Cards on the Table
A room in a humourless Michelin-star restaurant in St Helena, California; and a server’s nasal voice is boring into your skull like a tiny-gauge diamond-bit drill. She is repeating a word that you had forgotten existed in this specific context, had never heard seriously uttered like this. The word is Chef, and it is being used as a proper noun. Chef has prepared a number of specials for your enjoyment tonight. Chef recommends sharing two or three of the smaller plates before an entrée apiece. Chef’s miso brulee salmon comes especially highly recommended. So pleased you enjoyed it! I’ll be sure to tell Chef.
Chef’s Table, which recently disgorged its third or fourth series onto Netlfix like a sturgeon undergoing seppuku, can’t escape Chef as a proper noun. The title is of course a play on the supposedly intimate dining experiences that rich men from Manchester bestow upon their wives and lesser-cocked male friends for vast sums of money, as though the false bonhomie of Marcus Wareing bought for three hundred quid a head is a sign you’ve made it. But this is misdirection: really, under the surface, it’s always been a show in horrid stale veneration of the cult of Chef-as-proper-noun, table-as-altar; a show that has treated biography like an ingredient in a recipe, a blinkered top-down view of life-altering moments stacked on top of each other like profiteroles in a croquembouche, all of them adding up to each episode’s identical pornographic-scopophilic climax shuddering along to orgasmic orchestration as a procession of Instagram-gorgeous money shots dot the wooden surface of whichever table whichever Chef has blessed us with a seat at.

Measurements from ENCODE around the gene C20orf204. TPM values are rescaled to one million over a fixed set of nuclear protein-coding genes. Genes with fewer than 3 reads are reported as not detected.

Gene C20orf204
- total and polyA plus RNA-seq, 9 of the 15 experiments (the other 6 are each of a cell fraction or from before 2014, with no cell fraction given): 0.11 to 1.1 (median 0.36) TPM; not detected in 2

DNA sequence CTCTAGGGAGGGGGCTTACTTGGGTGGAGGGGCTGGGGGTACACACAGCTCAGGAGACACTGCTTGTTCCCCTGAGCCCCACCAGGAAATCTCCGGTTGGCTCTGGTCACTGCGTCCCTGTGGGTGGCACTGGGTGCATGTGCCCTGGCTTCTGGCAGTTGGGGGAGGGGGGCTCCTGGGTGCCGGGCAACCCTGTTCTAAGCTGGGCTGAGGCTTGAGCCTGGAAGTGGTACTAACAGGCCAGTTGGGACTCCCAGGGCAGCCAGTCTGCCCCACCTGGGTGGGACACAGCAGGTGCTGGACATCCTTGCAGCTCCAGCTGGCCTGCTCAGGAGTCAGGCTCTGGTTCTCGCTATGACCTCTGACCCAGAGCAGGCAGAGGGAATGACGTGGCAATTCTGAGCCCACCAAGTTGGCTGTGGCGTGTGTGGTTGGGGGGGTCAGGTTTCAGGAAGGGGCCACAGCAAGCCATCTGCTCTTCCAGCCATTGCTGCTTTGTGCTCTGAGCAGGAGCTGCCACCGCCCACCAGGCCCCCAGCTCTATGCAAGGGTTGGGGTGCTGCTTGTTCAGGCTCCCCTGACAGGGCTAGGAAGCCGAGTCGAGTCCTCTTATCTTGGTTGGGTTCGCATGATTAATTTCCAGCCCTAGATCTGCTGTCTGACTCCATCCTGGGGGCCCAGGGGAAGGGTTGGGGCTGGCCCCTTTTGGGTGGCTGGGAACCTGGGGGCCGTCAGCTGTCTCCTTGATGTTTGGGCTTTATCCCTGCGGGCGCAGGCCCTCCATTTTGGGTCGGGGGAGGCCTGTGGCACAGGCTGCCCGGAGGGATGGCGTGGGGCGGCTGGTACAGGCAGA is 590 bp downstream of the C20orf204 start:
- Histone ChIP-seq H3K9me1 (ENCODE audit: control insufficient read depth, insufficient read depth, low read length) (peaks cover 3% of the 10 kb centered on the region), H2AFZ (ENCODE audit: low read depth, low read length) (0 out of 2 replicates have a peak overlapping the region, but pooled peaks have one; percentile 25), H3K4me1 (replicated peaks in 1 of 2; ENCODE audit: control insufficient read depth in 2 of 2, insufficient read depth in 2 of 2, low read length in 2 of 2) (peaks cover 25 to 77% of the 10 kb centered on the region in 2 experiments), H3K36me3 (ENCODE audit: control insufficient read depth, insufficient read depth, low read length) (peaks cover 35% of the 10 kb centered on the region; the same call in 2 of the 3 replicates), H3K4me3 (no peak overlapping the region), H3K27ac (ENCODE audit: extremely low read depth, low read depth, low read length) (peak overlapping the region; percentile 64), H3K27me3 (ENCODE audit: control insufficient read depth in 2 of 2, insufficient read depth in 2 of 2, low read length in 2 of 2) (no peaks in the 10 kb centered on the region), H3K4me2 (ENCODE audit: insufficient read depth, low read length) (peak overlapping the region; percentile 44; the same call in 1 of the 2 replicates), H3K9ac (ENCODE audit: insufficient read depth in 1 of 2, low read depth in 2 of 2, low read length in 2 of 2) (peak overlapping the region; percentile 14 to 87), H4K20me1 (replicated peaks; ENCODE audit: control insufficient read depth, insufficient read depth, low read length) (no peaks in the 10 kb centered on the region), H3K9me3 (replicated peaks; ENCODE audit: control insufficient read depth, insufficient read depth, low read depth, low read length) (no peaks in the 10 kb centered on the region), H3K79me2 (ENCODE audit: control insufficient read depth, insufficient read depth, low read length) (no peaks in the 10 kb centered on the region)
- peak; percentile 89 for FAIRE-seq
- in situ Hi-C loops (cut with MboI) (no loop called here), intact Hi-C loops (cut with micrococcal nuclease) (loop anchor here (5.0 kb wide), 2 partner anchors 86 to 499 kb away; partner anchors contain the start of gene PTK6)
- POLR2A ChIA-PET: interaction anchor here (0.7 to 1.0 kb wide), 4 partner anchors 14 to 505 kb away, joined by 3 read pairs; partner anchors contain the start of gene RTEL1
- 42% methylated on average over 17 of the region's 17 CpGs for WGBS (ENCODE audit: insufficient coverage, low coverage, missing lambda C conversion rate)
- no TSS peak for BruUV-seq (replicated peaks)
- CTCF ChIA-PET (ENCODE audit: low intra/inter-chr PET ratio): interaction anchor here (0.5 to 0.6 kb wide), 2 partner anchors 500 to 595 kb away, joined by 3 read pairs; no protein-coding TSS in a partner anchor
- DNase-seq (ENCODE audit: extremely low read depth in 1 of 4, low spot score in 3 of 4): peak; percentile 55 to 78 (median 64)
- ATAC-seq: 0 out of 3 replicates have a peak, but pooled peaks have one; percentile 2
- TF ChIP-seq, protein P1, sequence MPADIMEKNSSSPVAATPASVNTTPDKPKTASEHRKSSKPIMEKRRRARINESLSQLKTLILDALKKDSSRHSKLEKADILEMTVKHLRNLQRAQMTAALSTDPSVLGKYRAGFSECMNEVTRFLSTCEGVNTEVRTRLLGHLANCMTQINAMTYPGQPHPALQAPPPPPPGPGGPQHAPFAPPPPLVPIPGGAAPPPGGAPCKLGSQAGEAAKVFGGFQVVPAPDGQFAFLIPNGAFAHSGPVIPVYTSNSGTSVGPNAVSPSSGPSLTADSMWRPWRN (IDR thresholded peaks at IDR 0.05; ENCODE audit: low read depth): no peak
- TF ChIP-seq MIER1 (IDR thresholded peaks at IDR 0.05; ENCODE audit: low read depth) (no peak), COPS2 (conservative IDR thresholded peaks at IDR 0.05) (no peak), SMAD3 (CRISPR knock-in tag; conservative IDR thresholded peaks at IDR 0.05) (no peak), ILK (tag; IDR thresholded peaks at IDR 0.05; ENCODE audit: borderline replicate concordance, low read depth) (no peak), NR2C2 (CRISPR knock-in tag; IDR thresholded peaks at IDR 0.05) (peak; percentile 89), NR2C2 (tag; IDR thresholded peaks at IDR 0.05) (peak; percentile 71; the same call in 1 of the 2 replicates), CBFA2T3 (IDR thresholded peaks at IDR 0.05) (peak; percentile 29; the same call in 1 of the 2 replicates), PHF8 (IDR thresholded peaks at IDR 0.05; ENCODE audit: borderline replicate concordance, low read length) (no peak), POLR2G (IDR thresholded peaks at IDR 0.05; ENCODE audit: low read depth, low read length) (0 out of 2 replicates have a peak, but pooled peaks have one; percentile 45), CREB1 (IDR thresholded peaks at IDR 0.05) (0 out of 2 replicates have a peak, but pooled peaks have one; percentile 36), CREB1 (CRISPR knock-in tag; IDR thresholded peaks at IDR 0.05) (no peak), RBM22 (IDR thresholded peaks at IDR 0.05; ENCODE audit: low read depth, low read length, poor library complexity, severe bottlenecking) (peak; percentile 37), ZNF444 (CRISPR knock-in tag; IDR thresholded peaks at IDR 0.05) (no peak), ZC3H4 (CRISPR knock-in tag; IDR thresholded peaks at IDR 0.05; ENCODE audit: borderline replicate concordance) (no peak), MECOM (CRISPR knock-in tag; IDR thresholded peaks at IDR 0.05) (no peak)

The show’s reluctance to scrutinise itself, its subjects, its raison d’être; to ponder whether this formula might be becoming rote after nearly two-score episodes; its haste in discarding the caulfat of knotty, interesting questions that surround it as an enterprise like a butcher shearing to prime cuts in the 1990s – it’s all, by now, ridiculous. Programming of its ilk has been skewered by the sublime Juan Likes Rice and Chicken more savagely than any morsel at a haute yakitori-ya; chronologically, figuratively, it is beyond parody; it ploughs on regardless.
There is another Chef’s Table somewhere, in a parallel universe where we deserve nice things. It is a show that is not dedicated to the uncomplicated hagiography of Chef, and his Table; it concerns itself with the tensions inherent in its subjects; it makes the most of the access it has obtained. It is this show’s Other, Netflix’s abjection, a repository of all the weird, uncomfortable, genuinely interesting things that David Gelb has cast off from his production line.